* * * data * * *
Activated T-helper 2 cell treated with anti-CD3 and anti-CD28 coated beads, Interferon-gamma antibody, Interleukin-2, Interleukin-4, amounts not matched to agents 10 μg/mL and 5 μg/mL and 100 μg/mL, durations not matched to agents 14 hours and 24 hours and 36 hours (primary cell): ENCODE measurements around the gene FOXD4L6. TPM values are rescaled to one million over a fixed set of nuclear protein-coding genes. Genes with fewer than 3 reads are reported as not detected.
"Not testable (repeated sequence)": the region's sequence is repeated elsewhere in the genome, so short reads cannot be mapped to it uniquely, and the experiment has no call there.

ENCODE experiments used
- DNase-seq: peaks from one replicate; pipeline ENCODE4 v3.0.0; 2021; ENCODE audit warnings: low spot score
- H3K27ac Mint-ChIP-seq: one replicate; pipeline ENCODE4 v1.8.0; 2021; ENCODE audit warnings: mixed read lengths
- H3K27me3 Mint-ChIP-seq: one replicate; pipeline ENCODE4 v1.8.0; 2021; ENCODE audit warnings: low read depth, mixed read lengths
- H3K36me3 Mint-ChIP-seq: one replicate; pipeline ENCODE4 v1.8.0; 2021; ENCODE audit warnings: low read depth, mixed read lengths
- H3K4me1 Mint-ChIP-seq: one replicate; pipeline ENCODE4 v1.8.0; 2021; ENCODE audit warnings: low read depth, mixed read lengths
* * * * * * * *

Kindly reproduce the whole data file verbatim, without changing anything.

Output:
Activated T-helper 2 cell treated with anti-CD3 and anti-CD28 coated beads, Interferon-gamma antibody, Interleukin-2, Interleukin-4, amounts not matched to agents 10 μg/mL and 5 μg/mL and 100 μg/mL, durations not matched to agents 14 hours and 24 hours and 36 hours (primary cell): ENCODE measurements around the gene FOXD4L6. TPM values are rescaled to one million over a fixed set of nuclear protein-coding genes. Genes with fewer than 3 reads are reported as not detected.
"Not testable (repeated sequence)": the region's sequence is repeated elsewhere in the genome, so short reads cannot be mapped to it uniquely, and the experiment has no call there.

ENCODE experiments used
- DNase-seq: peaks from one replicate; pipeline ENCODE4 v3.0.0; 2021; ENCODE audit warnings: low spot score
- H3K27ac Mint-ChIP-seq: one replicate; pipeline ENCODE4 v1.8.0; 2021; ENCODE audit warnings: mixed read lengths
- H3K27me3 Mint-ChIP-seq: one replicate; pipeline ENCODE4 v1.8.0; 2021; ENCODE audit warnings: low read depth, mixed read lengths
- H3K36me3 Mint-ChIP-seq: one replicate; pipeline ENCODE4 v1.8.0; 2021; ENCODE audit warnings: low read depth, mixed read lengths
- H3K4me1 Mint-ChIP-seq: one replicate; pipeline ENCODE4 v1.8.0; 2021; ENCODE audit warnings: low read depth, mixed read lengths